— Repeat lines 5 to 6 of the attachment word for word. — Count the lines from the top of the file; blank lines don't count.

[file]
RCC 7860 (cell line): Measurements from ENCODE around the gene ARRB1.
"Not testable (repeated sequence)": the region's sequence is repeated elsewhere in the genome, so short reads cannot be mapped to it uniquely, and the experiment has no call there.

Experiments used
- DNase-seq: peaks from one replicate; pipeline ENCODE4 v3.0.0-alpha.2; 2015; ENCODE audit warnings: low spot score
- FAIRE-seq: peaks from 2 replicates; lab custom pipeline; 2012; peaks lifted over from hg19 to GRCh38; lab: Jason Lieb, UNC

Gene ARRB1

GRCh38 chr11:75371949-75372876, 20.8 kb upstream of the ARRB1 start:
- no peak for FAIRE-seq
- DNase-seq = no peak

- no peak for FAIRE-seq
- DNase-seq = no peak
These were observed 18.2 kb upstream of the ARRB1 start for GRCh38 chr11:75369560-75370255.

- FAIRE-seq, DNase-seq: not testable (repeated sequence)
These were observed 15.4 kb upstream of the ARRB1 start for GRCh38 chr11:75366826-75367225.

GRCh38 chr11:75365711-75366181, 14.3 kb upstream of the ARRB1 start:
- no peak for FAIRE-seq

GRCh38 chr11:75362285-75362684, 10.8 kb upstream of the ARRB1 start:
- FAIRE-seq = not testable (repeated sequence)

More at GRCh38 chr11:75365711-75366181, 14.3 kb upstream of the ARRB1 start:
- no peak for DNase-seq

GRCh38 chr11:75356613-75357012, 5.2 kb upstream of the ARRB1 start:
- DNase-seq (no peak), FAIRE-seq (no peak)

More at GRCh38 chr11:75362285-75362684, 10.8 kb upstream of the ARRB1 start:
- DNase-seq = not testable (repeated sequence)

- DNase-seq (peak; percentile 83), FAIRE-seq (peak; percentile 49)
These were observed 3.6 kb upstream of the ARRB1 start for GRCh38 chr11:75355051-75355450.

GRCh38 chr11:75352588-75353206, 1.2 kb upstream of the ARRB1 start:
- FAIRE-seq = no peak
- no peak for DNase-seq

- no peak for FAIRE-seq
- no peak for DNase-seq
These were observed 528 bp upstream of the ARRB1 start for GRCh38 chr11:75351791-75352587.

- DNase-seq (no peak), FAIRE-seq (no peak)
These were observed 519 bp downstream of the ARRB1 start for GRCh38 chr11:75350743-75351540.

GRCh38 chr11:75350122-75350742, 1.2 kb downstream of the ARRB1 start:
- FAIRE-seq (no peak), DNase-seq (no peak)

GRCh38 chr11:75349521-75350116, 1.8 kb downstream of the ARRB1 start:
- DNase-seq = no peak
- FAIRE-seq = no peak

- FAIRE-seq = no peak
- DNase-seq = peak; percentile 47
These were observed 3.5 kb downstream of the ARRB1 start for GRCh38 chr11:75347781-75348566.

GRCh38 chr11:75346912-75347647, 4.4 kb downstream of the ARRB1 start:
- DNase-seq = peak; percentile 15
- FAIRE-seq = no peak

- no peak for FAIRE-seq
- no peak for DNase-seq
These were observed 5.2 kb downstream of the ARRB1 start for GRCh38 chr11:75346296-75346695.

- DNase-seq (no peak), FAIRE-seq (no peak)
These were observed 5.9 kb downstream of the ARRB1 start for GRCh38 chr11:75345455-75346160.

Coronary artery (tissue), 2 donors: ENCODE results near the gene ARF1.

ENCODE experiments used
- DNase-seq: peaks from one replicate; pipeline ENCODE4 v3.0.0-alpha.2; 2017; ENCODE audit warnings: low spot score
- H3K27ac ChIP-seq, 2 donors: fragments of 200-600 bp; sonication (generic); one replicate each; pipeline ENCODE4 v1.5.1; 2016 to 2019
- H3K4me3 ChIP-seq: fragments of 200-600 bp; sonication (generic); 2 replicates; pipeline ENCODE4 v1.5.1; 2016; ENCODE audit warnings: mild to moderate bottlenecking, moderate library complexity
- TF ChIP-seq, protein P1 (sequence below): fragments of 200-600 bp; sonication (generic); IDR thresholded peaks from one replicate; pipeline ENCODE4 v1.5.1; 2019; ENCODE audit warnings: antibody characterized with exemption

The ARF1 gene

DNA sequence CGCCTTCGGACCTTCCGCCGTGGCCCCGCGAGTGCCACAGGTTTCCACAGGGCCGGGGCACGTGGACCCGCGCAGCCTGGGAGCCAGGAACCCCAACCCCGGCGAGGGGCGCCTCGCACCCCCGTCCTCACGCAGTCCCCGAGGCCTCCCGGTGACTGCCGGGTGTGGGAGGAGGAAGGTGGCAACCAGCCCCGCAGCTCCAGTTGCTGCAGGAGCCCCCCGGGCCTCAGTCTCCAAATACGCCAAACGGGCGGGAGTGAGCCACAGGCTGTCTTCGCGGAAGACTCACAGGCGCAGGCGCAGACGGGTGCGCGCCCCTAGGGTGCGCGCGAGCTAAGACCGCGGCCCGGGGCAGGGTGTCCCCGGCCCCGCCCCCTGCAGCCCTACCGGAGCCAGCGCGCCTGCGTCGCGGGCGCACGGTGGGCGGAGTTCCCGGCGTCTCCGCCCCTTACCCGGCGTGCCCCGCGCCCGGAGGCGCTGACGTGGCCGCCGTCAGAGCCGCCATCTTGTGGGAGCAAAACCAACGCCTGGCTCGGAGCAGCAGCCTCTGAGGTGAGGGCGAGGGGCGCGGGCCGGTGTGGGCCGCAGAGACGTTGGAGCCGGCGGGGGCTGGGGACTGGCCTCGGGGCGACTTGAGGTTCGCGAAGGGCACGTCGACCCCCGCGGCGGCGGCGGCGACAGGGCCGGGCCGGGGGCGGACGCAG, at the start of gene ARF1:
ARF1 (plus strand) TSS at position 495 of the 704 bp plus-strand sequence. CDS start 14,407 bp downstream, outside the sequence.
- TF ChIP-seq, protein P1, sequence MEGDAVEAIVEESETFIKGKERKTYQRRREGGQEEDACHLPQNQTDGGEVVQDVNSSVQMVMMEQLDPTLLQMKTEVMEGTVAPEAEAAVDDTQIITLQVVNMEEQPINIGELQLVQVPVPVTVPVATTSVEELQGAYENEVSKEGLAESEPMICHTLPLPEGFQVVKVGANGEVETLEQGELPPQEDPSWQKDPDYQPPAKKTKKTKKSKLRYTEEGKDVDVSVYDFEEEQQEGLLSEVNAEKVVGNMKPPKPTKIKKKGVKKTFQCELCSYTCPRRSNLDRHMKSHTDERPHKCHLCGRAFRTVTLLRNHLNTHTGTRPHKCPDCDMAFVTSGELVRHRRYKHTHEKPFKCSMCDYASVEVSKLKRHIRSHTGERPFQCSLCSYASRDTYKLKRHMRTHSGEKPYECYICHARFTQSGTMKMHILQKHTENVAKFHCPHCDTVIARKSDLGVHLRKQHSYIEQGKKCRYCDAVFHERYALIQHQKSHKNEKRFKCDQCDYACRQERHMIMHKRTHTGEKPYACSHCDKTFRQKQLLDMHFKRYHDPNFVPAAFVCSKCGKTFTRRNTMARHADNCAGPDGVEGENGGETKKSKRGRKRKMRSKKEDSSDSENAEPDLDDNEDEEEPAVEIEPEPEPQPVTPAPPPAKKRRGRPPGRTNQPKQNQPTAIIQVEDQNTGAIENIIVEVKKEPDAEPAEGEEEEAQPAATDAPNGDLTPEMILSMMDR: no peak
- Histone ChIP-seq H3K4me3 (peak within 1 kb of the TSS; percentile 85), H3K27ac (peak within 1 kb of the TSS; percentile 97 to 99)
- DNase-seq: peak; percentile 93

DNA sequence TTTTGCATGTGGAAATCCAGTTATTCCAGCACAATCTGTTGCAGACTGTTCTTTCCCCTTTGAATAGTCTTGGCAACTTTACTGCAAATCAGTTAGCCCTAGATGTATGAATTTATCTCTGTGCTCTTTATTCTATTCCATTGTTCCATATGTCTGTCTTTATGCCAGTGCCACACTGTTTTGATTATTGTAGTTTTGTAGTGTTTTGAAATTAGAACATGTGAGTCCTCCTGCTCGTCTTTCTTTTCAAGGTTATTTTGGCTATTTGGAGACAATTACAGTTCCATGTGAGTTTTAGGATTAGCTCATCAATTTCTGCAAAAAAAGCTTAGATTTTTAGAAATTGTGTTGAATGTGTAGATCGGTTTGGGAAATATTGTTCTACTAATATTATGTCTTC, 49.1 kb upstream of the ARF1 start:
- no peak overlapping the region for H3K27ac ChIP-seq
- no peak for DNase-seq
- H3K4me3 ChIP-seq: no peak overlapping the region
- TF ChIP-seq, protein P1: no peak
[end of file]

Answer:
- FAIRE-seq: peaks from 2 replicates; lab custom pipeline; 2012; peaks lifted over from hg19 to GRCh38; lab: Jason Lieb, UNC

Gene ARRB1